IDEAS home Printed from
   My bibliography  Save this paper

Individual, Collective, and Systems Rationality in Work Groups: Dilemmas and Solutions


  • Petersen, Trond


In formal organizations and particularly in work teams within organizations, the following two situations often arise. In the first, one can observe or measure only the output of the work group, not the contributions of each member. In the second, the output of each member depends not only on her own effort but also on the efforts of other workers. The problem that arises in both situations is how to construct reward or incentive schemes. In the first case, one cannot tie individual rewards to individual outputs. In the second, one can do so, but the connection between individual effort and output is blurred by the interdepen- dencies between the workers. Group piece-rate schemes are suggested remedies in both situations. However, it is wellknown that group piece-rate schemes are susceptible to free-rider problems. The classic solution to the free-rider prob-lem and to the problem of team interdependencies in general is to substitute a market-type relationship, such as a group piece-rate scheme, with an authority relationship, in which a supervisor keeps free riders in line. In this paper, I discuss an alternative solution to the free-rider problem, a solution that retains the market-type character of the piece-rate scheme but in which the relationship between output and reward is highly nonlinear. I show that a so-called target-rate scheme, either individual or group based, in which pay is high if a production target is reached and low otherwise, can solve the free-rider problem. I use evidence from establishment-level data on several thousand production workers in two U.S. industries to support this claim.

Suggested Citation

  • Petersen, Trond, 1994. "Individual, Collective, and Systems Rationality in Work Groups: Dilemmas and Solutions," Institute for Research on Labor and Employment, Working Paper Series qt3wx234rd, Institute of Industrial Relations, UC Berkeley.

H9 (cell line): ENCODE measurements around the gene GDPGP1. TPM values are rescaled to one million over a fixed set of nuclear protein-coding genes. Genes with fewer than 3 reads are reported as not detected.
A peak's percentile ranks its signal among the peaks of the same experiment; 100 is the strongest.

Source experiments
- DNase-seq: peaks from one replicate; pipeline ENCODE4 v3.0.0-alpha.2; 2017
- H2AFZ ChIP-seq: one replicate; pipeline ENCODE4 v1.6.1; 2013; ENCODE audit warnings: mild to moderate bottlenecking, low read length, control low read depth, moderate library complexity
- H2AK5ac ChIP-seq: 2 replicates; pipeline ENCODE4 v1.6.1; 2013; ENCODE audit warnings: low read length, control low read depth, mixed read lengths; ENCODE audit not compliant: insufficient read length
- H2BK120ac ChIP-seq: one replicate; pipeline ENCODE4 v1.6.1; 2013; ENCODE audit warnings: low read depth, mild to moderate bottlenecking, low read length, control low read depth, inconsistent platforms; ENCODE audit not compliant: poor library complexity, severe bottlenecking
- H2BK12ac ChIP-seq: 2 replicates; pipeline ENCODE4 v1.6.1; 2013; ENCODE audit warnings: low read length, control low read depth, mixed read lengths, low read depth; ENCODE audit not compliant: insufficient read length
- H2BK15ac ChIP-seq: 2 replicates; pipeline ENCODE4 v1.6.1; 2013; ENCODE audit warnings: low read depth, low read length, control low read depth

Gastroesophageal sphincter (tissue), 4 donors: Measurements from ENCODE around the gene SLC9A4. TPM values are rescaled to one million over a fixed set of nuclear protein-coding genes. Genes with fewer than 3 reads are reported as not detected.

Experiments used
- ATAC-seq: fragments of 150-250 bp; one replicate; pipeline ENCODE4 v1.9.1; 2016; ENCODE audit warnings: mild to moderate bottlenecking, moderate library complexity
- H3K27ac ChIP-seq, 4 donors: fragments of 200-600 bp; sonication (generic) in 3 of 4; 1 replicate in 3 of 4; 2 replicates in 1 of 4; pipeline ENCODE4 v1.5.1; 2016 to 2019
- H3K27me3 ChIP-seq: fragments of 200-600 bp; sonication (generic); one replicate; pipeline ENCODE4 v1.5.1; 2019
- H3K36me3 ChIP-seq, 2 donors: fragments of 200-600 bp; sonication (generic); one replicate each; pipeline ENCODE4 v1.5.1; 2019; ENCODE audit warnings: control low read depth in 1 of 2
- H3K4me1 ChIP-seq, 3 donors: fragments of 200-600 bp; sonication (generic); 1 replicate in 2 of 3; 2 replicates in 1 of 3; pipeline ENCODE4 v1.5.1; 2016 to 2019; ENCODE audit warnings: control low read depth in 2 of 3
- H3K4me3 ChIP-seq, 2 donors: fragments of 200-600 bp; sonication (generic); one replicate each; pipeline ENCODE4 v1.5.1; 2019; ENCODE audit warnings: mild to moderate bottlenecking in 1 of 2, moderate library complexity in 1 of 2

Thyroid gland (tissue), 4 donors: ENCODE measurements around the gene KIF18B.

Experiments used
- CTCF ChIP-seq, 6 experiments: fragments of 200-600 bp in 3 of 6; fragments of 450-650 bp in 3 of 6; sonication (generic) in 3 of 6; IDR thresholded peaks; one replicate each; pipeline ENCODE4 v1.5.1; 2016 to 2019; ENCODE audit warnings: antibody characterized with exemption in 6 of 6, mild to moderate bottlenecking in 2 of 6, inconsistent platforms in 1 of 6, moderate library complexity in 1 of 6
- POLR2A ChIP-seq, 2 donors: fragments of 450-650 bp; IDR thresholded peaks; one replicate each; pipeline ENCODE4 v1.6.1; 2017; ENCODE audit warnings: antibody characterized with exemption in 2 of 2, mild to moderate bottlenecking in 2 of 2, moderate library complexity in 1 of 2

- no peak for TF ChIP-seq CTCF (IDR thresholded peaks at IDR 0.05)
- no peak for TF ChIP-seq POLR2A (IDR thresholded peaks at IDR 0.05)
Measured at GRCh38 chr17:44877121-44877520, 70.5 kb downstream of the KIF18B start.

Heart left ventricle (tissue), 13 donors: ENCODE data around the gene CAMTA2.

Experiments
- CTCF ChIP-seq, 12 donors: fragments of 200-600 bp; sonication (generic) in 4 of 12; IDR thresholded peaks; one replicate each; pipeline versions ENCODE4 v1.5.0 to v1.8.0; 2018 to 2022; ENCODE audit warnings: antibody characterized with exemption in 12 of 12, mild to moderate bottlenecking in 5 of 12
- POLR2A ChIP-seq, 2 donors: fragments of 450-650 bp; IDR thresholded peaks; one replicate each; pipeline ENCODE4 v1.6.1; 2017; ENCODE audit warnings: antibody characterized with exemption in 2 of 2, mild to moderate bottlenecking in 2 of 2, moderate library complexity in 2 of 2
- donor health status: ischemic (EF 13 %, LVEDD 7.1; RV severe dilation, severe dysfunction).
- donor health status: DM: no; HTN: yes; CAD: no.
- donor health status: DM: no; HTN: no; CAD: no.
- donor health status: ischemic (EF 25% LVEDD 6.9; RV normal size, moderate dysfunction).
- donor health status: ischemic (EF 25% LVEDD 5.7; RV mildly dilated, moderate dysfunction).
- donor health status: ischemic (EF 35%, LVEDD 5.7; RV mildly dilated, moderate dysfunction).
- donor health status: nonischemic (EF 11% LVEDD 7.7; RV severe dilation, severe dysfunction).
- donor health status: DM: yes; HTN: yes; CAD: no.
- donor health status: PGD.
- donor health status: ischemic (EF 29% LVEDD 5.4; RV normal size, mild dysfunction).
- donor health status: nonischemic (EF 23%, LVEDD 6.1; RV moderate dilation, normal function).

• Handle: RePEc:cdl:indrel:qt3wx234rd

    Download full text from publisher

    File URL:;origin=repeccitec
    Download Restriction: no

    References listed on IDEAS

    1. Alchian, Armen A & Demsetz, Harold, 1972. "Production , Information Costs, and Economic Organization," American Economic Review, American Economic Association, vol. 62(5), pages 777-795, December.
    2. F. Biesmans, 1977. "A Survey," Annals of Public and Cooperative Economics, Wiley Blackwell, vol. 48(1), pages 5-36, January.
    3. Etzioni, Amitai, 1986. "The Case for a Multiple-Utility Conception," Economics and Philosophy, Cambridge University Press, vol. 2(02), pages 159-184, October.
    4. Bengt Holmstrom, 1982. "Moral Hazard in Teams," Bell Journal of Economics, The RAND Corporation, vol. 13(2), pages 324-340, Autumn.
    5. Nash, John, 1950. "The Bargaining Problem," Econometrica, Econometric Society, vol. 18(2), pages 155-162, April.
    6. Hajime Miyazaki, 1984. "Work Norms and Involuntary Unemployment," The Quarterly Journal of Economics, Oxford University Press, vol. 99(2), pages 297-311.
    Full references (including those not matched with items on IDEAS)


    All material on this site has been provided by the respective publishers and authors. You can help correct errors and omissions. When requesting a correction, please mention this item's handle: RePEc:cdl:indrel:qt3wx234rd. See general information about how to correct material in RePEc.

    For technical questions regarding this item, or to correct its authors, title, abstract, bibliographic or download information, contact: (Lisa Schiff). General contact details of provider: .

    If you have authored this item and are not yet registered with RePEc, we encourage you to do it here. This allows to link your profile to this item. It also allows you to accept potential citations to this item that we are uncertain about.

    If CitEc recognized a reference but did not link an item in RePEc to it, you can help with this form .

    If you know of missing items citing this one, you can help us creating those links by adding the relevant references in the same way as above, for each refering item. If you are a registered author of this item, you may also want to check the "citations" tab in your RePEc Author Service profile, as there may be some citations waiting for confirmation.

    Please note that corrections may take a couple of weeks to filter through the various RePEc services.

    IDEAS is a RePEc service hosted by the Research Division of the Federal Reserve Bank of St. Louis . RePEc uses bibliographic data supplied by the respective publishers.